The product tanker market is a major beneficiary of the ongoing Red Sea crisis, with diesel and fuels supply into the EU now being sourced from other regions. In its latest weekly report, shipbroker Gibson said that “as Europe steps into spring having survived its first full winter without Russian diesel, the Continents fuel supply is once again disrupted. Ultimately, the world appears sufficiently supplied with refined products, however, with freight costs, delivery times and product prices all being dramatically impacted by the Red Sea crisis, the clean trade is set for another shift, even if it proves to be just a temporary one. Disruptions in the Red Sea coincide with the start of global refining maintenance season, with US outages projected to peak in February and European overhauls around March. Given lower domestic output from the US and Europe, it makes supplies from East of Suez even more vital to the Europe’s energy security in the near term”.
According to Gibson, “logically, the disruptions to the Red Sea route should increase the attractiveness of barrels from the US Gulf particularly given healthy distillate stocks in the region. However seasonal maintenance will tighten balances, limiting the Gulfs ability to redirect supplies, particularly if recent attacks on Russian refineries impacts product flows into Latin America. Last year, the Middle East and India supplied over 1 million b/d of refined products into Europe, most of which transited via the Suez Canal. The United States supplied over 280kbd out of total exports of 2.3mbd, suggesting that although the States could in theory supply Europe, it would need to divert barrels away from its core Americas markets to do so. It is also worth noting that despite new logistical challenges for exporters in the Middle East and India, the region has a large product surplus that will be exported, if not West, then to Eastern destinations. Supplies into the West from the Far East may also increase. Long haul barrels from Asia are now less disadvantaged compared to Middle Eastern supplies than they were before the crisis. Accounting for the Cape of Good Hope routing, the delivery time from Singapore vs. the Middle East Gulf is just 1.5 days longer. Although cargoes are more likely to come from North Asia than the Singapore market, it increases the chance of higher flows from China and Korea to Europe. Yet for these flows to materialise, Europe has to price itself above both local Asian and West Coast Latin American demand, which has drawn increased volumes from North Asia in recent months due to Panama bottlenecks”.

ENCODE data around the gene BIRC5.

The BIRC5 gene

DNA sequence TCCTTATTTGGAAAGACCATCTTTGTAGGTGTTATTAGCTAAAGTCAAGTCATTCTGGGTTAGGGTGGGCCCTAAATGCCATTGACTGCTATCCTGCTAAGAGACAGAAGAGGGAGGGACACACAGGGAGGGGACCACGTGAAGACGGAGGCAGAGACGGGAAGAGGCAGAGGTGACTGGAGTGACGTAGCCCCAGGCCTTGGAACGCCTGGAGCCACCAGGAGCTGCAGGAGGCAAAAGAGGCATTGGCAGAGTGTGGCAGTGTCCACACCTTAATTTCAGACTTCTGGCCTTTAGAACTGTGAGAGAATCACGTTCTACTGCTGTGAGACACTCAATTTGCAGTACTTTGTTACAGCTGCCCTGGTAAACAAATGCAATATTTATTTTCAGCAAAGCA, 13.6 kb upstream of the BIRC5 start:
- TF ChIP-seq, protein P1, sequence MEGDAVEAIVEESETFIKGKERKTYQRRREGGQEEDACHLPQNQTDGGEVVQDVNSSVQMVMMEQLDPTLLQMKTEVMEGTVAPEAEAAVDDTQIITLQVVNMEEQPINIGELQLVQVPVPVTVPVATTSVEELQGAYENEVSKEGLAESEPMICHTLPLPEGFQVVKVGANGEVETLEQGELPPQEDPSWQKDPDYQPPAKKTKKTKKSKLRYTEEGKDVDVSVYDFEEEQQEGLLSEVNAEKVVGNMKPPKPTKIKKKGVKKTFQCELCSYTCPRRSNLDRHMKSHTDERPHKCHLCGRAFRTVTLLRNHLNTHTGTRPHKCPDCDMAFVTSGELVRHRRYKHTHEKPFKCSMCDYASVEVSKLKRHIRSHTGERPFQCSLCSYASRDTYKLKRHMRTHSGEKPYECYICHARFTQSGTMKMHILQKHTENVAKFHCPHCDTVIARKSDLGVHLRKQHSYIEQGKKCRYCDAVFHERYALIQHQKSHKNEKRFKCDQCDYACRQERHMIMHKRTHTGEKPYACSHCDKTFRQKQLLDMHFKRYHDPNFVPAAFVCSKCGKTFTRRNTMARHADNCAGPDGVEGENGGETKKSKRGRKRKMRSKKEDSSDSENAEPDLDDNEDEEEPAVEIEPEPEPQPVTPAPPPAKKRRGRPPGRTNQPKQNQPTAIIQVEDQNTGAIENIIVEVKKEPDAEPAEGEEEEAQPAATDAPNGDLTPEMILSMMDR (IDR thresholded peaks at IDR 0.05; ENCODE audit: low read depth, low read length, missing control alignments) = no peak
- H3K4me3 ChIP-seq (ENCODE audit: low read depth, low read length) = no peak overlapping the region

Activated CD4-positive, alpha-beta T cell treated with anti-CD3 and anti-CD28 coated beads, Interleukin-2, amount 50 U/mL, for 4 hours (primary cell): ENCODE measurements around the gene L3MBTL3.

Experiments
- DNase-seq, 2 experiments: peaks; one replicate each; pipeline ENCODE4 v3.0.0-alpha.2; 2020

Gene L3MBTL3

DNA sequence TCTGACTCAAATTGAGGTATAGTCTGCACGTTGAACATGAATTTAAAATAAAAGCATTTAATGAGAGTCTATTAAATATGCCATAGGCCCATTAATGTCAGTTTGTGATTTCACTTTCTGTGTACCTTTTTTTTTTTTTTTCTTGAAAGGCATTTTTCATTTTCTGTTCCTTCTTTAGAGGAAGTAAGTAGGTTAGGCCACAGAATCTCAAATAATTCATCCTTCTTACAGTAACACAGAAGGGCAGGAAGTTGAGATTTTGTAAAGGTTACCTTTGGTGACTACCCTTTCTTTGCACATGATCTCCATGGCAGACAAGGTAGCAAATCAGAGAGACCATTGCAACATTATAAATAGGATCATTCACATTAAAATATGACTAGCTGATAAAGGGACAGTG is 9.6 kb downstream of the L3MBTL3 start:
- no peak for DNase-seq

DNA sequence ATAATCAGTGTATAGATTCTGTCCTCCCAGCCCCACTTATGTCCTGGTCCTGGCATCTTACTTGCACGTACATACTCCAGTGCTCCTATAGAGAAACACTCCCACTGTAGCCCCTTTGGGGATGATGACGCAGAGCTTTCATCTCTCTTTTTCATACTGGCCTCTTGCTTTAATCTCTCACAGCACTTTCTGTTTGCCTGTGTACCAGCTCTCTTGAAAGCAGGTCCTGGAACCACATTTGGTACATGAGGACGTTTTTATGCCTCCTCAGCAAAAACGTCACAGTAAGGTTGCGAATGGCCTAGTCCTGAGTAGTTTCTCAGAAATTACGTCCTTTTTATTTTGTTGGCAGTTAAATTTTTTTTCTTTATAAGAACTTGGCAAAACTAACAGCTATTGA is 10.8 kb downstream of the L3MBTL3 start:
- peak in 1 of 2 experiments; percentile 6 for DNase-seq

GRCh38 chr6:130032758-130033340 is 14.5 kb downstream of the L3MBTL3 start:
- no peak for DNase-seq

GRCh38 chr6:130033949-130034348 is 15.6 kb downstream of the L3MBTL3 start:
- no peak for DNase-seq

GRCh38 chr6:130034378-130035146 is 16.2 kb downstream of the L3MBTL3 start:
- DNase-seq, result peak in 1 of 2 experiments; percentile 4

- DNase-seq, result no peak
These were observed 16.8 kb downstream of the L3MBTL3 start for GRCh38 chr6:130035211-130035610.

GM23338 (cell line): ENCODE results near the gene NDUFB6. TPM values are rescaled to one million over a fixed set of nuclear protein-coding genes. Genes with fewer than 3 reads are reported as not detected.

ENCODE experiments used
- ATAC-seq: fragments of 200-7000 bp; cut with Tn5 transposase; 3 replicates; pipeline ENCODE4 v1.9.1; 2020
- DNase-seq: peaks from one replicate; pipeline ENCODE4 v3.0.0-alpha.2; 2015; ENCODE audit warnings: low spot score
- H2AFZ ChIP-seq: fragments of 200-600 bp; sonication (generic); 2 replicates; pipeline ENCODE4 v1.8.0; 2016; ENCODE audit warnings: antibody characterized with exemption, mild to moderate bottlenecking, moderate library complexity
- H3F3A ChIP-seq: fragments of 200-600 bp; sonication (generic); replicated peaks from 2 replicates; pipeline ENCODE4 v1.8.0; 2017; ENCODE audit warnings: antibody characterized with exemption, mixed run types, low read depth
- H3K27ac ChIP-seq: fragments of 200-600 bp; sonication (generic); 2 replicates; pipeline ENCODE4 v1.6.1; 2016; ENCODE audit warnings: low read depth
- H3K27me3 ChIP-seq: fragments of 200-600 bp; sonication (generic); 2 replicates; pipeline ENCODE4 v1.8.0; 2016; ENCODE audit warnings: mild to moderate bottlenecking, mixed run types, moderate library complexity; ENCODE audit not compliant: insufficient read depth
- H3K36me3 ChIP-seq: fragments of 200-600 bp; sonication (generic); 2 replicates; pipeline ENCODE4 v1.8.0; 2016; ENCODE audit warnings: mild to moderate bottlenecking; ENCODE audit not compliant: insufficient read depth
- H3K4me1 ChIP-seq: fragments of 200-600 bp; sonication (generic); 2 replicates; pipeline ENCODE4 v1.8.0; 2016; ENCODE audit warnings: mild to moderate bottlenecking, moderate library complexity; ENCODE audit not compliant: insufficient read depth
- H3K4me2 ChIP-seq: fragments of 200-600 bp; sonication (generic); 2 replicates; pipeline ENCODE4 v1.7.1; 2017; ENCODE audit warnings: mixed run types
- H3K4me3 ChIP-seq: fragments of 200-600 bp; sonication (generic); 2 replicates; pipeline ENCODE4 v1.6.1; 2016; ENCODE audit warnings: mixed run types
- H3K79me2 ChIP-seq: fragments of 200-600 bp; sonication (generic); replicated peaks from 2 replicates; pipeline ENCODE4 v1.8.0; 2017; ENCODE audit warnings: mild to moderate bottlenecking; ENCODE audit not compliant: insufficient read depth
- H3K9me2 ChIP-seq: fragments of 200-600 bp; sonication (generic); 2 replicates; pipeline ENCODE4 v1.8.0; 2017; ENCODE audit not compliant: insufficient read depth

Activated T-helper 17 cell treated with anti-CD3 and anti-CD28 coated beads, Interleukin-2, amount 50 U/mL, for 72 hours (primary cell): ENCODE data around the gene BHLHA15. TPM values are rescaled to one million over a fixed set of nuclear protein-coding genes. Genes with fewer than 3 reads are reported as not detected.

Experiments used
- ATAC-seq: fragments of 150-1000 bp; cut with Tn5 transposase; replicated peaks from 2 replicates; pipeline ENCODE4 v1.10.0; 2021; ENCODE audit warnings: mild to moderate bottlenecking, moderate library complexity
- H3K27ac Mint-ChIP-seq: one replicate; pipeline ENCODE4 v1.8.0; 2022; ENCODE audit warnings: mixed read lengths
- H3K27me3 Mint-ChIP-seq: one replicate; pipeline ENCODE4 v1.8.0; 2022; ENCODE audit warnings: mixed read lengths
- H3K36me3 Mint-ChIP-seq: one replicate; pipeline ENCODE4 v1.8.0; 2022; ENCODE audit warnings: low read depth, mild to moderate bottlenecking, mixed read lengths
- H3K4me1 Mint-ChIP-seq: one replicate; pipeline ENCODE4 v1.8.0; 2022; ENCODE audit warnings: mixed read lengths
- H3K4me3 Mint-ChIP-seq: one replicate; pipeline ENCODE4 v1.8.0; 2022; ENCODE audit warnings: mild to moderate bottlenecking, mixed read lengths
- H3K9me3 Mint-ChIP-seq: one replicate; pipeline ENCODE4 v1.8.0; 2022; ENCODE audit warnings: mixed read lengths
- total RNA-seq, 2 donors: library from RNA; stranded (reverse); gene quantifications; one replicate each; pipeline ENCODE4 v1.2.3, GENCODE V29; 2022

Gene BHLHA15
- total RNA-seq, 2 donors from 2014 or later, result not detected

The shipbroker concluded that “the biggest challenge for traders now is that rates have risen to such an extent that in some cases, it no longer makes sense to move the product. To overcome this barrier, something will have to give either in terms of commodity prices or freight costs. Ultimately, the Red Sea crisis will continue to add volatility to the market. Whilst the current strength of clean tanker rates is unlikely to be sustainable, being driven in part but the uneven supply of tonnage across the globe, the rate floor has been set higher, all the while the Red Sea remains off limits for many tanker owners”.
Nikos Roussanoglou, Hellenic Shipping News Worldwide